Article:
c. Makes expenditures that expressly advocate the election or defeat of a candidate or the passage or defeat of an issue; or

d. Makes contributions to a common fund, other than a joint checking account between spouses, from which contributions are made to any candidate, political committee, affiliated party committee, or political party;

2. The sponsor of a proposed constitutional amendment by initiative who intends to seek the signatures of registered electors.

(b) Notwithstanding paragraph (a), the following entities are not considered political committees for purposes of this chapter:

1. National political parties, the state and county executive committees of political parties, and affiliated party committees regulated by chapter 103.

2. Corporations regulated by chapter 607 or chapter 617 or other business entities formed for purposes other than to support or oppose issues or candidates, if their political activities are limited to contributions to candidates, political parties, affiliated party committees, or political committees or expenditures in support of or opposition to an issue from corporate or business funds and if no contributions are received by such corporations or business entities.

3. Electioneering communications organizations as defined in subsection (9). Fla. Stat. § 106.11(16).

 

Definition [Issue]

A proposition that is required by the State Constitution, by law or resolution of the Legislature, or by the charter, ordinance, or resolution of a political subdivision of this state to be submitted to the electors for their approval or rejection at an election, or a proposition for which a petition is circulated in order to have such proposition placed on the ballot at an election. Fla. Stat. § 106.011(13).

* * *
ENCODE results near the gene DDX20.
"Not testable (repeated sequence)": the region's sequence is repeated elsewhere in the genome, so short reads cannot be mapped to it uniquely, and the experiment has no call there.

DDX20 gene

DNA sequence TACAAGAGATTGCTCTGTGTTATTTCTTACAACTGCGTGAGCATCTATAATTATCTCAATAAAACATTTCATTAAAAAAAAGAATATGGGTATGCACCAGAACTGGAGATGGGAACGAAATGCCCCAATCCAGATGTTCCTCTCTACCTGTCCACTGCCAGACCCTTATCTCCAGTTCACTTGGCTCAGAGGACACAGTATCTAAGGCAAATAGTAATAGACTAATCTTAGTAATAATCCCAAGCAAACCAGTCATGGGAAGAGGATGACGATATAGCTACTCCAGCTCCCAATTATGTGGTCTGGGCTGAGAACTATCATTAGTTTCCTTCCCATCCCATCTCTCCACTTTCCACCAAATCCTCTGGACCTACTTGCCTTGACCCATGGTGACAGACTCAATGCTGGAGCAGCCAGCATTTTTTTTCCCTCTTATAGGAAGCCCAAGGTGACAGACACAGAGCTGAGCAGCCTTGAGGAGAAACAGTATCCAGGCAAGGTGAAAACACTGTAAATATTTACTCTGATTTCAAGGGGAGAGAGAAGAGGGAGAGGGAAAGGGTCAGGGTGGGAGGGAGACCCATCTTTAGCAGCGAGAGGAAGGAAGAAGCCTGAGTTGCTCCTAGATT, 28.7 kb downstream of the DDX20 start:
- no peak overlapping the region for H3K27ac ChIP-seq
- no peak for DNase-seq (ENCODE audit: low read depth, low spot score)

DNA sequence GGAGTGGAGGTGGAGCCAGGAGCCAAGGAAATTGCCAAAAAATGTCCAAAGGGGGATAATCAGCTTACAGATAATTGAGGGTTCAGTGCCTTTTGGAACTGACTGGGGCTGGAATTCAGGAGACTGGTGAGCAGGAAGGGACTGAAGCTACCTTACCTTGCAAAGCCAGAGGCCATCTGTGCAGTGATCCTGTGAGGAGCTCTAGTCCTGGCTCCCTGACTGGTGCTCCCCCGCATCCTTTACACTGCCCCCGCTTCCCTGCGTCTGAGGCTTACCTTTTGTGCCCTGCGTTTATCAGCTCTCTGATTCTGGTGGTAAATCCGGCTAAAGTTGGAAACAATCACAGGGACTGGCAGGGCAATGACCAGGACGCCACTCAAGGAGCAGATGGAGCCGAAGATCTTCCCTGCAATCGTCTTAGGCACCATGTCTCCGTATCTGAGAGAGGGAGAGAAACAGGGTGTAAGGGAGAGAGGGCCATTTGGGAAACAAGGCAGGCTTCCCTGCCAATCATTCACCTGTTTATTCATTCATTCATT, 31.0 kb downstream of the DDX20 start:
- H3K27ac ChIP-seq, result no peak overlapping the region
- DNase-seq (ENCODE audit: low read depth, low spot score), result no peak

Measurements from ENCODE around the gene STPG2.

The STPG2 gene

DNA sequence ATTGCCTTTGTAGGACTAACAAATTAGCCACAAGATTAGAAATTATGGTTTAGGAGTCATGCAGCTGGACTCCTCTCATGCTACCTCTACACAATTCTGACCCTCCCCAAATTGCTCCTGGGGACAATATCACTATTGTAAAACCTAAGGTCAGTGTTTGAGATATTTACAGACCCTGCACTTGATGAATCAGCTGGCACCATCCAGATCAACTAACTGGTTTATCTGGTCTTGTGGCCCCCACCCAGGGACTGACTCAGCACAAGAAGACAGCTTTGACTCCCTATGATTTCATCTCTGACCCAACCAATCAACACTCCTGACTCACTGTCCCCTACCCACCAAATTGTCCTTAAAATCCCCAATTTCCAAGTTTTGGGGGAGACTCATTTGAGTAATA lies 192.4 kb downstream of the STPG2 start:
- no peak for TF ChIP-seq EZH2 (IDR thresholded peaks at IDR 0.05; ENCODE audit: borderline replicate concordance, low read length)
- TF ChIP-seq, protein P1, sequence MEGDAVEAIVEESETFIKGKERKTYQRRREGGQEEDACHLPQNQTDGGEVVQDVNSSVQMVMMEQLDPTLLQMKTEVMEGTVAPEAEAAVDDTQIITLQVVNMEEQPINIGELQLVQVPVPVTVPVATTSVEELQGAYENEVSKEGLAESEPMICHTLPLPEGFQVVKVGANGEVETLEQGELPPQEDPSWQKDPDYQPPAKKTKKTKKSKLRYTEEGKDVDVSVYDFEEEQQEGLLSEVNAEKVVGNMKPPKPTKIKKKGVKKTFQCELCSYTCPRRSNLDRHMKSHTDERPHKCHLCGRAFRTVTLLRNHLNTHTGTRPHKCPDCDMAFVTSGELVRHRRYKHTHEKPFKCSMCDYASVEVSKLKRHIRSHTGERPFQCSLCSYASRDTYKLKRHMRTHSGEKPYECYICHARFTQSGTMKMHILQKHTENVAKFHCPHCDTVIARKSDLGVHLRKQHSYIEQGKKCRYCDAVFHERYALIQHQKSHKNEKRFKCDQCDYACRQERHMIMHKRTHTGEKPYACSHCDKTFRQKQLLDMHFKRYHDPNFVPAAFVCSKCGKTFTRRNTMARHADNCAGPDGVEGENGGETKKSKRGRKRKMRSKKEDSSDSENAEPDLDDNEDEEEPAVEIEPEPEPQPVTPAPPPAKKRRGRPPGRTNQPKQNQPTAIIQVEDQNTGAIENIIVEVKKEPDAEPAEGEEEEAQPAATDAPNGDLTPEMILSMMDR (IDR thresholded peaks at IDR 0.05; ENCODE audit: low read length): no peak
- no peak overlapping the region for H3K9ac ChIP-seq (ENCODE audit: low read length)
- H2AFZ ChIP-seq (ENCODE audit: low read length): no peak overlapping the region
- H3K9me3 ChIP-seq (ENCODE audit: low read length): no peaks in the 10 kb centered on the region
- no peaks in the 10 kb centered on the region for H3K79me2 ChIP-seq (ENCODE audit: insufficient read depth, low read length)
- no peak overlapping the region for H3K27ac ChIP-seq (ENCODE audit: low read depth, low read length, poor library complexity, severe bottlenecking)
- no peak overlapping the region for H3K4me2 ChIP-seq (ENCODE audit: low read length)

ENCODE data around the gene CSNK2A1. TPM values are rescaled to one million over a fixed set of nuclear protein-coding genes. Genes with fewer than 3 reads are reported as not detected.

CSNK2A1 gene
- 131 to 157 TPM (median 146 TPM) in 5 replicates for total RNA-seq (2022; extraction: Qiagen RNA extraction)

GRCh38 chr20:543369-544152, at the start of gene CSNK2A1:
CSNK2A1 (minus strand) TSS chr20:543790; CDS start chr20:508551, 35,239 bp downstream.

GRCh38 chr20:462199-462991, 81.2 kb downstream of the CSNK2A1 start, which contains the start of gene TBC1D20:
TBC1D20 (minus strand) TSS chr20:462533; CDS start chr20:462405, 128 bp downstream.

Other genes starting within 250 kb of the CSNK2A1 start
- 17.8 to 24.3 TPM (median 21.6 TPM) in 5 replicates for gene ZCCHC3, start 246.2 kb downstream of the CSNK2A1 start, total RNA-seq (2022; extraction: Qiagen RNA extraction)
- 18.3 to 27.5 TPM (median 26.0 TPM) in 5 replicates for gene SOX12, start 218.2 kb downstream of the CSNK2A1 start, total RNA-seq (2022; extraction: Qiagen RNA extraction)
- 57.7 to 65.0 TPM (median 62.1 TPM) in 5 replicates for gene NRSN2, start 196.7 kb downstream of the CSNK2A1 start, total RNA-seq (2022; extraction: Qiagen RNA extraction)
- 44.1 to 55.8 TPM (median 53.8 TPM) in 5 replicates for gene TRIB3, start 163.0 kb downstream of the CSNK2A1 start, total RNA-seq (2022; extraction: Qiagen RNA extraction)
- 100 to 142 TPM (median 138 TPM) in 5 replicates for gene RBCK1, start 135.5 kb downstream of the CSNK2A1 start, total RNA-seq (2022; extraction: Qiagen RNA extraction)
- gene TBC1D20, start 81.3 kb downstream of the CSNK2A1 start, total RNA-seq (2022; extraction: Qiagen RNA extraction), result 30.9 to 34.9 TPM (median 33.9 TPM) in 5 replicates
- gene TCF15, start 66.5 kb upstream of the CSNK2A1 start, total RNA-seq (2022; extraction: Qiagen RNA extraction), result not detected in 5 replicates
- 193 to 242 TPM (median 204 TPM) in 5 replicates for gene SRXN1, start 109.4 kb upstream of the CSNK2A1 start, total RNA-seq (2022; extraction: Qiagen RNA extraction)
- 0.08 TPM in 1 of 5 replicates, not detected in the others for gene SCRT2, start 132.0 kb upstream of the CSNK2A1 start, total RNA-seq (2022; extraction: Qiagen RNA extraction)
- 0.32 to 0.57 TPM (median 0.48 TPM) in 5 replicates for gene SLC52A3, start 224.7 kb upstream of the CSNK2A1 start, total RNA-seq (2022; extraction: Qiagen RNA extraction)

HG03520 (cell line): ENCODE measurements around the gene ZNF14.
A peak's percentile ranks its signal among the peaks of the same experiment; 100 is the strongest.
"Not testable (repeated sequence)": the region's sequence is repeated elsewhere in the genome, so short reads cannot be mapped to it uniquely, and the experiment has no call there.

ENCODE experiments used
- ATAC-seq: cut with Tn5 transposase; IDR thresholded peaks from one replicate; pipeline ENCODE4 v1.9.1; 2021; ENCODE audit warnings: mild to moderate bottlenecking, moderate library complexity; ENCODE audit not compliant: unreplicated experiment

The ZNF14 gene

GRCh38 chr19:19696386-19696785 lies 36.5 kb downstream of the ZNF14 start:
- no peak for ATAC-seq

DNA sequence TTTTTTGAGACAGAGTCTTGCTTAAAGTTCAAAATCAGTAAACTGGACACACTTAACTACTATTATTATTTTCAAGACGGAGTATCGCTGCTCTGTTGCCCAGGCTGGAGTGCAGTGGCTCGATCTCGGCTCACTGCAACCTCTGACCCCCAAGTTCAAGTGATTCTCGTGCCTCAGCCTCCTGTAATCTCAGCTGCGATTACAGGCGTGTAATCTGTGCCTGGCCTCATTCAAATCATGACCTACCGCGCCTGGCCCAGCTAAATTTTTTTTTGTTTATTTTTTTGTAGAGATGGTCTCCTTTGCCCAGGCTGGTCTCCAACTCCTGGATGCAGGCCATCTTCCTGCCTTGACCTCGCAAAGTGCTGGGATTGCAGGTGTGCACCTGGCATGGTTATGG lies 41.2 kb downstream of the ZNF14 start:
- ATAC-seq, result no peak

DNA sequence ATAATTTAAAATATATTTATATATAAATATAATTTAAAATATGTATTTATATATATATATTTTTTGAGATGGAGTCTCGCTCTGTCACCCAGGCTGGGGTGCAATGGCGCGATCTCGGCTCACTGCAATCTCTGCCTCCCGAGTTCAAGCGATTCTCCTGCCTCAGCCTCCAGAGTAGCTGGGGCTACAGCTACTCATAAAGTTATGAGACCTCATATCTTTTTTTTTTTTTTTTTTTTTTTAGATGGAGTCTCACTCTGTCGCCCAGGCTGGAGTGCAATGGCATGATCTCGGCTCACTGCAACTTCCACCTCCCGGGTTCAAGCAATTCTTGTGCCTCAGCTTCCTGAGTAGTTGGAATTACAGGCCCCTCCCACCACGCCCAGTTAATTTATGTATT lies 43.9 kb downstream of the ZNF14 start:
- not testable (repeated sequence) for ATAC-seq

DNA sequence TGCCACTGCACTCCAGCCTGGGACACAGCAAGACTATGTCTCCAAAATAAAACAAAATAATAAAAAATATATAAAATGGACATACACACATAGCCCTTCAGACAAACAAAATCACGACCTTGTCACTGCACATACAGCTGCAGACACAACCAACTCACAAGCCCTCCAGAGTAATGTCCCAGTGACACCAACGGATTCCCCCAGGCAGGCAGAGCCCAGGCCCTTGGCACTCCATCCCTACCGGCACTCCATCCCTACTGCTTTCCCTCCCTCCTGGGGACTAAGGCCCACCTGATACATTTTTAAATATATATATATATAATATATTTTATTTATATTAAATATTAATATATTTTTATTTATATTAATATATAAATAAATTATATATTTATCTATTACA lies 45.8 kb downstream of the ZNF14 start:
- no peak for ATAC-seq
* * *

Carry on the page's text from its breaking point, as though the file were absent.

Definition [Ballot]

As used in the Electronic Voting Systems Act, ballot means the card, tape, or other vehicle upon which the elector’s choices are recorded. Fla. Stat. § 101.5603(2).

Definition [Person]

An individual or a corporation, association, firm, partnership, joint venture, joint stock company, club, organization, estate, trust, business trust, syndicate, or other combination of individuals having collective capacity. The term includes a political party, affiliated party committee, or political committee. Fla. Stat. § 106.011(14).

Definition [Election]

Any primary election, special primary election, special election, general election, or presidential preference primary election. Fla. Stat. § 97.021(12).